Newsroom Pro's 8 things at 8 am: RBNZ warns of rate hike effects; Tax freedom day

Photo: Lynn Grieveson

In today's email we preview the Monetary Policy statement due out this Thursday, and find out what the Reserve Bank told Bill English about the risks to heavily-indebted first home buyers of a sharp rise in mortgage rates.

1. On hold, for now

The Reserve Bank is expected to hold the Official Cash Rate at 1.75 percent when it publishes its next quarterly Monetary Policy Statement this Thursday.

The focus will be on how soon it expects to start increasing interest rates.

In its last set of forecasts issued in February the bank saw the OCR on hold until late 2019, but most expect that to be pulled forward into 2018 on Thursday, given inflation has been slightly stronger than expected and the currency has weakened since February.

Markets and interest rate watchers will be focused on the tone of the Reserve Bank's comments around the OCR, and whether it drops its neutral tone from its decisions since February.

Its last decision was on March 23 when it said: "Monetary policy will remain accommodative for a considerable period. Numerous uncertainties remain, particularly in respect of the international outlook, and policy may need to adjust accordingly."

That was interpreted as a neutral stance, and not that different from the bank's view on February 9 with its last full set of forecasts.

Since then annual inflation has risen from 1.3 percent to 2.2 percent and the New Zealand dollar has fallen 5.5 percent on a Trade Weighted Index basis. Inflation expectations, as surveyed by the Reserve Bank, have also picked up.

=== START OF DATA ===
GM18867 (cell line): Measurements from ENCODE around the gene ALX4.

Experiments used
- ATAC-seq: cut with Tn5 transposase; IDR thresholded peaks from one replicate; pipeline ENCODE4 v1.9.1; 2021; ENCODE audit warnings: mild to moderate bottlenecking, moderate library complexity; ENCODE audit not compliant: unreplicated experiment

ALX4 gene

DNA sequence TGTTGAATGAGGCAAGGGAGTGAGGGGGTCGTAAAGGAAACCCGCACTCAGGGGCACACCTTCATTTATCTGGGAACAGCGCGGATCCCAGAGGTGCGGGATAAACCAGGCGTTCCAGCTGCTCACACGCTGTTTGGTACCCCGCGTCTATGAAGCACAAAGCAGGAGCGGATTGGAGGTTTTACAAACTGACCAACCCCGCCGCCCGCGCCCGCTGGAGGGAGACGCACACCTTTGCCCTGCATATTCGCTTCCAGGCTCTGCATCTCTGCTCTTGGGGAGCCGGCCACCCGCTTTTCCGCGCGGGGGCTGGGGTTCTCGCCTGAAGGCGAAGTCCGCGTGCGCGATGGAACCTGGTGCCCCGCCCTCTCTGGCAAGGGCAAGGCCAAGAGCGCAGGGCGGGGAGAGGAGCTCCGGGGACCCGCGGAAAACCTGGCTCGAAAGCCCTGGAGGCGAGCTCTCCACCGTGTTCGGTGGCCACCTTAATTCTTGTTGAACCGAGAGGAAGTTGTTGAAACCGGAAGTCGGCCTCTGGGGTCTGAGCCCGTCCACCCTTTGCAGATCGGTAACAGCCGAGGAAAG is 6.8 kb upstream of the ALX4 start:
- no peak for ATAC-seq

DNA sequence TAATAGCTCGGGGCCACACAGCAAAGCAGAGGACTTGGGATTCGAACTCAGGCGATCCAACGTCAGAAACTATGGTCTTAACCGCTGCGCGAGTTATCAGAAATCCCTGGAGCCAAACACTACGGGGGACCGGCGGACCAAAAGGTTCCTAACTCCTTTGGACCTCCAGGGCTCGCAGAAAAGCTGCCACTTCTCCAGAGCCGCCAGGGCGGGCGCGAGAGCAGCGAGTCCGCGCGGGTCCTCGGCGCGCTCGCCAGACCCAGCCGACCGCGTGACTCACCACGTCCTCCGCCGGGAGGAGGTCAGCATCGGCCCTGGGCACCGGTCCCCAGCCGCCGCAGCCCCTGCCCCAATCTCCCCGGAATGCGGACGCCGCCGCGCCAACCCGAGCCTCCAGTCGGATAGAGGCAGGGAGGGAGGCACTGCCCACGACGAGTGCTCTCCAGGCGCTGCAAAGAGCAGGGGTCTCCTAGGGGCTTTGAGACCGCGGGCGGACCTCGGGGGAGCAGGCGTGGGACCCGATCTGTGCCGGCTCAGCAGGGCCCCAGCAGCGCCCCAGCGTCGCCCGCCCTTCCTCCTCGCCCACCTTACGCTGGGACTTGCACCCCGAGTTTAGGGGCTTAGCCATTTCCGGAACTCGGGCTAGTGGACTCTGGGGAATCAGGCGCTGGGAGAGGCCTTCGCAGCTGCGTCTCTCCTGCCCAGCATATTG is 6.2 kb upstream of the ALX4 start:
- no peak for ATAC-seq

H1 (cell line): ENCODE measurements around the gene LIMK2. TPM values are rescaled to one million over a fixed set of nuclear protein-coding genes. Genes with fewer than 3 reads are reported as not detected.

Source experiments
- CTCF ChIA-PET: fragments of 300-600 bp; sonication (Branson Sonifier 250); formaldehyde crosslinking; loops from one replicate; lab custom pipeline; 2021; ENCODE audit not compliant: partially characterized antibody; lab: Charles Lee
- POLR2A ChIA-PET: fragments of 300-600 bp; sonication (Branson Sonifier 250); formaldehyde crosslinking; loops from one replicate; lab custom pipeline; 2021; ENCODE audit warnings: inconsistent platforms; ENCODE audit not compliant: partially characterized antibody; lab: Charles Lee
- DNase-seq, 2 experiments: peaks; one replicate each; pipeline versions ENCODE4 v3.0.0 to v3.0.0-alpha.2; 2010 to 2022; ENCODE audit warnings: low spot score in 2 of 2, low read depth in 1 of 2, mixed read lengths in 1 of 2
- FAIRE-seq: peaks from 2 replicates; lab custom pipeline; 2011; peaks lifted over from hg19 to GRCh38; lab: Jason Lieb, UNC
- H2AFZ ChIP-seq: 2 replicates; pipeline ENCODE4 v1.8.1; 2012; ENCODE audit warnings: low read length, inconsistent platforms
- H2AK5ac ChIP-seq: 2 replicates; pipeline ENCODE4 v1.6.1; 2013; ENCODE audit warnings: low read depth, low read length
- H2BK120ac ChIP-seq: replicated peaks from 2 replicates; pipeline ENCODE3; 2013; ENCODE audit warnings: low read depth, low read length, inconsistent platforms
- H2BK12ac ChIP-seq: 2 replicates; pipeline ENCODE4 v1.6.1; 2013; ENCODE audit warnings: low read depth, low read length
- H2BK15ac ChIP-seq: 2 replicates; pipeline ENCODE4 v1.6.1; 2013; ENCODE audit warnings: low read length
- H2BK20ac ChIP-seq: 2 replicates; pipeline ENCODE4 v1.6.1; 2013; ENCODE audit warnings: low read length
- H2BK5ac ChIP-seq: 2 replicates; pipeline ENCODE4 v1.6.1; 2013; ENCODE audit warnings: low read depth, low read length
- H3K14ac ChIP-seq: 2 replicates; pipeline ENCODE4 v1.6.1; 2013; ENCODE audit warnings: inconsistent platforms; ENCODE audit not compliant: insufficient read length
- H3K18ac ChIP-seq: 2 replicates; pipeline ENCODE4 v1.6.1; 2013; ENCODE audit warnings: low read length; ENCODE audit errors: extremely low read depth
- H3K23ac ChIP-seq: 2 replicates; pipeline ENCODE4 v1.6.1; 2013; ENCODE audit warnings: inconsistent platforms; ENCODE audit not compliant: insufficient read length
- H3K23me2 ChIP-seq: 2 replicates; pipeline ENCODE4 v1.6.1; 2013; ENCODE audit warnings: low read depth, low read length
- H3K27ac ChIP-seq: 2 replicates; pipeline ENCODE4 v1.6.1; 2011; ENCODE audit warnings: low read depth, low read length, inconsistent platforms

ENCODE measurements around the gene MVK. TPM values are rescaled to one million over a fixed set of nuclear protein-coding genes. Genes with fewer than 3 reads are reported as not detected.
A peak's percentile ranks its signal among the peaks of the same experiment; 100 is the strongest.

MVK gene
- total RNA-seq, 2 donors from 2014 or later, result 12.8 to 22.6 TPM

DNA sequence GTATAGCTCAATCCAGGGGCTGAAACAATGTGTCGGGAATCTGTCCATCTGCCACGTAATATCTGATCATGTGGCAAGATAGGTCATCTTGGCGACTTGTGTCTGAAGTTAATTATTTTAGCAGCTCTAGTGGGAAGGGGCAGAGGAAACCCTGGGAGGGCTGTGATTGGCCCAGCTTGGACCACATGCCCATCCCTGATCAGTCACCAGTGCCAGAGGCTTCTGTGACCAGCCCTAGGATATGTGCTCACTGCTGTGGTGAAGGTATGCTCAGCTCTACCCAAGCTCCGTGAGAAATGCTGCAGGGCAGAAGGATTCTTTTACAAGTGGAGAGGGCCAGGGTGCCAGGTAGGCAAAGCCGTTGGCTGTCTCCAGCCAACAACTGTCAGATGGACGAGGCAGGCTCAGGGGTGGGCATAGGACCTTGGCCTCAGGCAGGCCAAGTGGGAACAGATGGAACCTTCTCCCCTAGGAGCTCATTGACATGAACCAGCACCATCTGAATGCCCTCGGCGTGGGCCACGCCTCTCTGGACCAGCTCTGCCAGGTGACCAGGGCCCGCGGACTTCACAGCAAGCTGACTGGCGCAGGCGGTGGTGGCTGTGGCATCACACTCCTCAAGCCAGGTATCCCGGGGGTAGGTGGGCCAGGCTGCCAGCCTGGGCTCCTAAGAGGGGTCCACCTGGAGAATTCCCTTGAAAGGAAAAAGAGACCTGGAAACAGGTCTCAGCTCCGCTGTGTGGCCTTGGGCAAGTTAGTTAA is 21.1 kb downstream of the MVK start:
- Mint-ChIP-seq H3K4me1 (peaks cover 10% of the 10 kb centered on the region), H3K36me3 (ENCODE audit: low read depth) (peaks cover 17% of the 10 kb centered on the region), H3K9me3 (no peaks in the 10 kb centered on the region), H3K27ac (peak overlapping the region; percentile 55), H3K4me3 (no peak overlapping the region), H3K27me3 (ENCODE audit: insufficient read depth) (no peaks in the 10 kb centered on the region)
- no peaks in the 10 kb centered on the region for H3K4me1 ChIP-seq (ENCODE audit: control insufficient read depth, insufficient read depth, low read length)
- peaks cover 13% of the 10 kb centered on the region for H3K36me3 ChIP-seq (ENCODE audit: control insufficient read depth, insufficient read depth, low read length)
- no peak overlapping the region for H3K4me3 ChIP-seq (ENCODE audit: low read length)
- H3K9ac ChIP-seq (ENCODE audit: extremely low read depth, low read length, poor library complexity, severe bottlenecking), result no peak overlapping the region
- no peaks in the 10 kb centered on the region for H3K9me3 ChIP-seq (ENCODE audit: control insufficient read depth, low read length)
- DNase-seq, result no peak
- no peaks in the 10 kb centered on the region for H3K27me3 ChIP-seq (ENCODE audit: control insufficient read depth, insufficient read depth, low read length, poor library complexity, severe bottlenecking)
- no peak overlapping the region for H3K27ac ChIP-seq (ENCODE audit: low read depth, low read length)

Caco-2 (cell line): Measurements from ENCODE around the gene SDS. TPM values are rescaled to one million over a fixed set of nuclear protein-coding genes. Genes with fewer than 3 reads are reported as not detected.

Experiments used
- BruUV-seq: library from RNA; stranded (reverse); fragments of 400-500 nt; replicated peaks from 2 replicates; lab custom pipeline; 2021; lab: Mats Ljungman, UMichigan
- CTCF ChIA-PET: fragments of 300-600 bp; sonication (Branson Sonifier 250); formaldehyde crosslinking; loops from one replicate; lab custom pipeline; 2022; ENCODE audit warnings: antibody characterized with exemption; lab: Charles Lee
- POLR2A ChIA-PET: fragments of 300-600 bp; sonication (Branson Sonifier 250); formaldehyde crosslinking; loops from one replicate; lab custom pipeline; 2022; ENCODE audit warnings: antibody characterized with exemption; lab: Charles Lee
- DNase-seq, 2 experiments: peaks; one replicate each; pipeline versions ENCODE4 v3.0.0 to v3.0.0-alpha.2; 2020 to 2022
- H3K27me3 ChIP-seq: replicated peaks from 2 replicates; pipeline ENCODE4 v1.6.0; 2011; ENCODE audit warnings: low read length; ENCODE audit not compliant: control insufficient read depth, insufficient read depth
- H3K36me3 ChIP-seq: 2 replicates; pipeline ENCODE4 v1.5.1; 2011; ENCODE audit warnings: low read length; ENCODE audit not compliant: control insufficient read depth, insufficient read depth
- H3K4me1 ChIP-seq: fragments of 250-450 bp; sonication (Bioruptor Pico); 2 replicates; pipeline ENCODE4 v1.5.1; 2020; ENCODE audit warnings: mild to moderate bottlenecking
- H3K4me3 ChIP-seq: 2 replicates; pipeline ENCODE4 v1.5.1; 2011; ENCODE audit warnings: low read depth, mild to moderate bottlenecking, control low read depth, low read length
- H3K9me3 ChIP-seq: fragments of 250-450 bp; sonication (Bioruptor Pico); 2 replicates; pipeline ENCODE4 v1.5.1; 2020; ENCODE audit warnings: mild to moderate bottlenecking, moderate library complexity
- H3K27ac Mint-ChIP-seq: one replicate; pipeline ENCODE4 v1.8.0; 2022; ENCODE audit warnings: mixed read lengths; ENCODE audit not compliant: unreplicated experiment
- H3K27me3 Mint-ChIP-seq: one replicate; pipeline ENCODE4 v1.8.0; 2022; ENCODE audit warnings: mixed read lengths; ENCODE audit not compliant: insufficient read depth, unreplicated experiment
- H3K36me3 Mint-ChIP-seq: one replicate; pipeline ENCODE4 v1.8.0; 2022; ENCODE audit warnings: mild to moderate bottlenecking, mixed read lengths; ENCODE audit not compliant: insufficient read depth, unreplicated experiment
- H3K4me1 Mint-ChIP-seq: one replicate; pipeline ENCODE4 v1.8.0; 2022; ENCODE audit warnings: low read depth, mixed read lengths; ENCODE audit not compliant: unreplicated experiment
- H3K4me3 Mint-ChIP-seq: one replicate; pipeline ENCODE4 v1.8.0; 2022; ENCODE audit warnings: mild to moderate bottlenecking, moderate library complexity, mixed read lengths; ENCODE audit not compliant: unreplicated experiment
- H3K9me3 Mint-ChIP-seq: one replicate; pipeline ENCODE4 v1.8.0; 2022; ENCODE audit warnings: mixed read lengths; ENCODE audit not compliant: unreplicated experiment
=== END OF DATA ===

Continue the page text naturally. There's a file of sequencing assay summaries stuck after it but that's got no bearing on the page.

The June quarter survey released on Friday showed one year ahead expectations rose to 1.92 percent from 1.56 percent in the March quarter, while two year ahead expectations rose to 2.17 percent from 1.92 percent.

The risk for the Reserve Bank is of a move too quickly back to a tightening stance, given it has had to unwind two tightenings of monetary policy since the Global Financial Crisis because inflation failed to eventuate as it forecast.

"Once again, the RBNZ needs to walk the tightrope of being encouraged by recent developments in inflation, but not so enthusiastic the market brings forward even further its expectations of an OCR hike," ASB Economist Daniel Snowden wrote.

2. A warning on rates

The risks to heavily-indebted first home buyers of a sharp rise in mortgage rates was reinforced by the Reserve Bank in a briefing to Prime Minister Bill English in January, documents obtained under the OIA by the Greens show.

The PM's office asked the Reserve Bank in January for any of its analysis of the effects on households, spending and consumption of an increase in interest rates.

The Reserve Bank's macro-financial policy team said in response that rising debt levels created a vulnerability to rising interest rates.

"Early data from our revised debt to income collection suggests that indebtedness is particularly high among new mortgage borrowers, owing to sharp increases in house prices," they wrote, adding the affordability pressures were most acute in Auckland, where typical debt to income levels for first home buyers were around 5.5.

They wrote a typical first home buyer in Auckland was likely to be committing around 60 percent of net income to servicing their mortgage, while outside Auckland it was around 43 percent.